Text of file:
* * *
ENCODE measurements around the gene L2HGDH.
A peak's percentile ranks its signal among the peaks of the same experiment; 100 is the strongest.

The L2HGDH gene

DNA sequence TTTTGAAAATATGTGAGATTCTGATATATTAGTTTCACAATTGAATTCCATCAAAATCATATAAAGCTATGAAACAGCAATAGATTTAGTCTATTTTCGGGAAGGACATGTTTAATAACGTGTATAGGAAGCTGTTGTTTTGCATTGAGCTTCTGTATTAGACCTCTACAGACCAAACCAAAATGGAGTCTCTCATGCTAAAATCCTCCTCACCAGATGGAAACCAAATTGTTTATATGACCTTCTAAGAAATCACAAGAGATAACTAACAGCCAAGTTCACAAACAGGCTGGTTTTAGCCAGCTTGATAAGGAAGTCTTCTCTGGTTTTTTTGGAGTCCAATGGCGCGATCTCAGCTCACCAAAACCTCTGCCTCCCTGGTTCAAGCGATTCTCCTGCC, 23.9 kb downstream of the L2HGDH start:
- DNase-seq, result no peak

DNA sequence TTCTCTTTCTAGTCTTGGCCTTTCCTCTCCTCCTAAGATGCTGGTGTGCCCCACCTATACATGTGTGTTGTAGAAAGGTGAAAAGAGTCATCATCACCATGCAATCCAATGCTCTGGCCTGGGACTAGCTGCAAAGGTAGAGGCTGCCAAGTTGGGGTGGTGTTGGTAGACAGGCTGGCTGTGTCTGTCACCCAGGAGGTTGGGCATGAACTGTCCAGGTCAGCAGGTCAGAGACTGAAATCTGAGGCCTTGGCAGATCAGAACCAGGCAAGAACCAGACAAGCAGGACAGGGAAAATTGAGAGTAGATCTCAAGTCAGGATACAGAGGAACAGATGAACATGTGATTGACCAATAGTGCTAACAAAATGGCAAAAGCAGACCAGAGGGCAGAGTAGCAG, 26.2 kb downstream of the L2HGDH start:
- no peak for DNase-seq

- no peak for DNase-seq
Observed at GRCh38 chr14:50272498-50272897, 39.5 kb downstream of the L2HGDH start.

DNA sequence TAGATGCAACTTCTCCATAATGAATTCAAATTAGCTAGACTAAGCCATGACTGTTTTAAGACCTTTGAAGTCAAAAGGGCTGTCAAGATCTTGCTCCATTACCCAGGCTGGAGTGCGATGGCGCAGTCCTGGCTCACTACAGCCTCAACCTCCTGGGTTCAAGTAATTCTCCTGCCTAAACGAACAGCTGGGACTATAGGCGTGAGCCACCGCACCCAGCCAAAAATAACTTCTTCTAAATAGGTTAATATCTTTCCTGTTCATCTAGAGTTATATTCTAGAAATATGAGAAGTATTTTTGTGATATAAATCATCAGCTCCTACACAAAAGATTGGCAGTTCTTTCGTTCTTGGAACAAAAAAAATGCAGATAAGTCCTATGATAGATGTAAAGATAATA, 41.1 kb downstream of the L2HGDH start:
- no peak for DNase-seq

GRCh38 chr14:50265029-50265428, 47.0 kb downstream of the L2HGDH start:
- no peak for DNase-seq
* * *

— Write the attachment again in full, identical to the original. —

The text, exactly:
ENCODE measurements around the gene L2HGDH.
A peak's percentile ranks its signal among the peaks of the same experiment; 100 is the strongest.

The L2HGDH gene

DNA sequence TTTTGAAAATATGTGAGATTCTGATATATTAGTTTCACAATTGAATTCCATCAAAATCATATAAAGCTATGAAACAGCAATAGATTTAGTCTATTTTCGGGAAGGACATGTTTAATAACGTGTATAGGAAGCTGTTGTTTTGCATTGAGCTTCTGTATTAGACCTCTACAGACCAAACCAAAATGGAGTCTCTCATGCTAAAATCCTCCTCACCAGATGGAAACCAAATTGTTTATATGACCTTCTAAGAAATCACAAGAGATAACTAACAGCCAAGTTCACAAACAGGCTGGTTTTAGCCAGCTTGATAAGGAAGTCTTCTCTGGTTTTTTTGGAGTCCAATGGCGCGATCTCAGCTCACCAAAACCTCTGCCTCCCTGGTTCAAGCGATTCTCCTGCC, 23.9 kb downstream of the L2HGDH start:
- DNase-seq, result no peak

DNA sequence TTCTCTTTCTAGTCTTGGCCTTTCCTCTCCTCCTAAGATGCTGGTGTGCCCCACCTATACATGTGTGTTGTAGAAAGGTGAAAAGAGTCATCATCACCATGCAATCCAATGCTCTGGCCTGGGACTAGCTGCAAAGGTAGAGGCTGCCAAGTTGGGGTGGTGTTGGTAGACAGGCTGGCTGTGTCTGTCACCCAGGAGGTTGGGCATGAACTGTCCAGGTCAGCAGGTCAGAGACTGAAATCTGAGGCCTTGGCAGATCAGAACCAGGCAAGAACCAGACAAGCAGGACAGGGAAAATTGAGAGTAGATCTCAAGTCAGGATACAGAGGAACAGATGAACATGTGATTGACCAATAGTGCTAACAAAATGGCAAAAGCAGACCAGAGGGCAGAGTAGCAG, 26.2 kb downstream of the L2HGDH start:
- no peak for DNase-seq

- no peak for DNase-seq
Observed at GRCh38 chr14:50272498-50272897, 39.5 kb downstream of the L2HGDH start.

DNA sequence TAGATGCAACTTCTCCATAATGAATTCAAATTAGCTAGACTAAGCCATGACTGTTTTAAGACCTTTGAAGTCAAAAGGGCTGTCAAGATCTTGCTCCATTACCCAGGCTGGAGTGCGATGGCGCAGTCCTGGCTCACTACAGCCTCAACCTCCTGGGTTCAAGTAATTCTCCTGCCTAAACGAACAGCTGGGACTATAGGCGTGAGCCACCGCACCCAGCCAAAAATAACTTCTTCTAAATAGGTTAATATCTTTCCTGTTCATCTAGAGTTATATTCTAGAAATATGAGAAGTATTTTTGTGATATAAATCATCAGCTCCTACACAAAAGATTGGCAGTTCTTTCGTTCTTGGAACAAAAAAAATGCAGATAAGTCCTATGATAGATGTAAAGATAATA, 41.1 kb downstream of the L2HGDH start:
- no peak for DNase-seq

GRCh38 chr14:50265029-50265428, 47.0 kb downstream of the L2HGDH start:
- no peak for DNase-seq